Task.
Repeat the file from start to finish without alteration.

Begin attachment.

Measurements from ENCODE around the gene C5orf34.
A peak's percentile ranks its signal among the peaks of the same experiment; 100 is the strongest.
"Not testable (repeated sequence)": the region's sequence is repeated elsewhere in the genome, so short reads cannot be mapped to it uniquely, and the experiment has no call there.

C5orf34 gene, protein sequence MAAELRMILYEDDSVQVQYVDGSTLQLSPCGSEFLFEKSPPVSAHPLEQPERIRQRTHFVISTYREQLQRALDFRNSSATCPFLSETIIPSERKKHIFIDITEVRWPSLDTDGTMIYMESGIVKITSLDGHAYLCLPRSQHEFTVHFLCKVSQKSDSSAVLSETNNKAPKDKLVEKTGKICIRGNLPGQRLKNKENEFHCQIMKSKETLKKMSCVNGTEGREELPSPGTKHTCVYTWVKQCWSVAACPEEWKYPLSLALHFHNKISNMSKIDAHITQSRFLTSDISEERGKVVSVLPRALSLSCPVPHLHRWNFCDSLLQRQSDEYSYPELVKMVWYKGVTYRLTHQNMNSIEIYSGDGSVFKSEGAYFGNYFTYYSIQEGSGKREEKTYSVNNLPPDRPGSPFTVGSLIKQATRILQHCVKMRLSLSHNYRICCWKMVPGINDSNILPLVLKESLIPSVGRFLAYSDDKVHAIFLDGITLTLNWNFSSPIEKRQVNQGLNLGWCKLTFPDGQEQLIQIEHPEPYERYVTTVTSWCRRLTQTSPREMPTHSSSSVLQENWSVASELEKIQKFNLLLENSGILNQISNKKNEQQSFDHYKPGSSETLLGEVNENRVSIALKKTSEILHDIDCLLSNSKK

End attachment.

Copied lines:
Measurements from ENCODE around the gene C5orf34.
A peak's percentile ranks its signal among the peaks of the same experiment; 100 is the strongest.
"Not testable (repeated sequence)": the region's sequence is repeated elsewhere in the genome, so short reads cannot be mapped to it uniquely, and the experiment has no call there.

C5orf34 gene, protein sequence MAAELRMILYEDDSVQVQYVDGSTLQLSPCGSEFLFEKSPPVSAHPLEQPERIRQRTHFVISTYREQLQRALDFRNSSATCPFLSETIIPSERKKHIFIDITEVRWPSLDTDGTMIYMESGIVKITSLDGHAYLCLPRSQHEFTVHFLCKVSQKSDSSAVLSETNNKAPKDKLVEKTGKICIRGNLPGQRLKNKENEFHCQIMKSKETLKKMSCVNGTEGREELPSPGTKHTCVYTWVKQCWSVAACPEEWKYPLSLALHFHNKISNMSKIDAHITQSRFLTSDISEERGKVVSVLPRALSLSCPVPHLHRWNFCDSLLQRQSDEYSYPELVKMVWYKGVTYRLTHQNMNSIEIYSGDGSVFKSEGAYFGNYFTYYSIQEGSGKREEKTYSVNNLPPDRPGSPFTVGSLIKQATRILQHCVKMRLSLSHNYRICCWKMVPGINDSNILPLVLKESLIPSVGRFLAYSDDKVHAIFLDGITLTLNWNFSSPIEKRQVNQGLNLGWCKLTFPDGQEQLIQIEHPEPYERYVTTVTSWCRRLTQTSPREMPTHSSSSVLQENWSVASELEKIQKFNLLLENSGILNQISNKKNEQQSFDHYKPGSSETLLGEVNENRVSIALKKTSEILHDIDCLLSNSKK